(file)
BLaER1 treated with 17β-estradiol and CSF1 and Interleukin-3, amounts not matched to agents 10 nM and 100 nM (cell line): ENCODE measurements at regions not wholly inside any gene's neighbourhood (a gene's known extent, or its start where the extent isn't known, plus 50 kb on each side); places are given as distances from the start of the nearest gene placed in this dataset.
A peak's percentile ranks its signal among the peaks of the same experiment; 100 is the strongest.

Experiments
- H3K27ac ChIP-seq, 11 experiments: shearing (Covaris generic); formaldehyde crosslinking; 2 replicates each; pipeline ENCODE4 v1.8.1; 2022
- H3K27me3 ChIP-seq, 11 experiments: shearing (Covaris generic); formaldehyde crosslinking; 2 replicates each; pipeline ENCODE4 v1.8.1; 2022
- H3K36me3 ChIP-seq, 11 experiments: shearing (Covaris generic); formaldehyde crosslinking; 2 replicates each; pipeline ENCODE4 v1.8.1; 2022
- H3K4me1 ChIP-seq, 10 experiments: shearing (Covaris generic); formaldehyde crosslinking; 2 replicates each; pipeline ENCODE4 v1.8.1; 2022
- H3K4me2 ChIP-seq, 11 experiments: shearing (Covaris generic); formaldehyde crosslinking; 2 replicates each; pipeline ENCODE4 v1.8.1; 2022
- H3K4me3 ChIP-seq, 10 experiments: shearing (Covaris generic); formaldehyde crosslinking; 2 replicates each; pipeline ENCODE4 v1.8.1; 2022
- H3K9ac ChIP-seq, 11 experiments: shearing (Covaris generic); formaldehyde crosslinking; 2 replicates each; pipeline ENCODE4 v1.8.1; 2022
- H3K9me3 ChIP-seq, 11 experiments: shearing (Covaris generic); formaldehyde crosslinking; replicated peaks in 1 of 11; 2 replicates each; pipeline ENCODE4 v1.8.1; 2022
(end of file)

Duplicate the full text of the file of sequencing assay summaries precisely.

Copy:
BLaER1 treated with 17β-estradiol and CSF1 and Interleukin-3, amounts not matched to agents 10 nM and 100 nM (cell line): ENCODE measurements at regions not wholly inside any gene's neighbourhood (a gene's known extent, or its start where the extent isn't known, plus 50 kb on each side); places are given as distances from the start of the nearest gene placed in this dataset.
A peak's percentile ranks its signal among the peaks of the same experiment; 100 is the strongest.

Experiments
- H3K27ac ChIP-seq, 11 experiments: shearing (Covaris generic); formaldehyde crosslinking; 2 replicates each; pipeline ENCODE4 v1.8.1; 2022
- H3K27me3 ChIP-seq, 11 experiments: shearing (Covaris generic); formaldehyde crosslinking; 2 replicates each; pipeline ENCODE4 v1.8.1; 2022
- H3K36me3 ChIP-seq, 11 experiments: shearing (Covaris generic); formaldehyde crosslinking; 2 replicates each; pipeline ENCODE4 v1.8.1; 2022
- H3K4me1 ChIP-seq, 10 experiments: shearing (Covaris generic); formaldehyde crosslinking; 2 replicates each; pipeline ENCODE4 v1.8.1; 2022
- H3K4me2 ChIP-seq, 11 experiments: shearing (Covaris generic); formaldehyde crosslinking; 2 replicates each; pipeline ENCODE4 v1.8.1; 2022
- H3K4me3 ChIP-seq, 10 experiments: shearing (Covaris generic); formaldehyde crosslinking; 2 replicates each; pipeline ENCODE4 v1.8.1; 2022
- H3K9ac ChIP-seq, 11 experiments: shearing (Covaris generic); formaldehyde crosslinking; 2 replicates each; pipeline ENCODE4 v1.8.1; 2022
- H3K9me3 ChIP-seq, 11 experiments: shearing (Covaris generic); formaldehyde crosslinking; replicated peaks in 1 of 11; 2 replicates each; pipeline ENCODE4 v1.8.1; 2022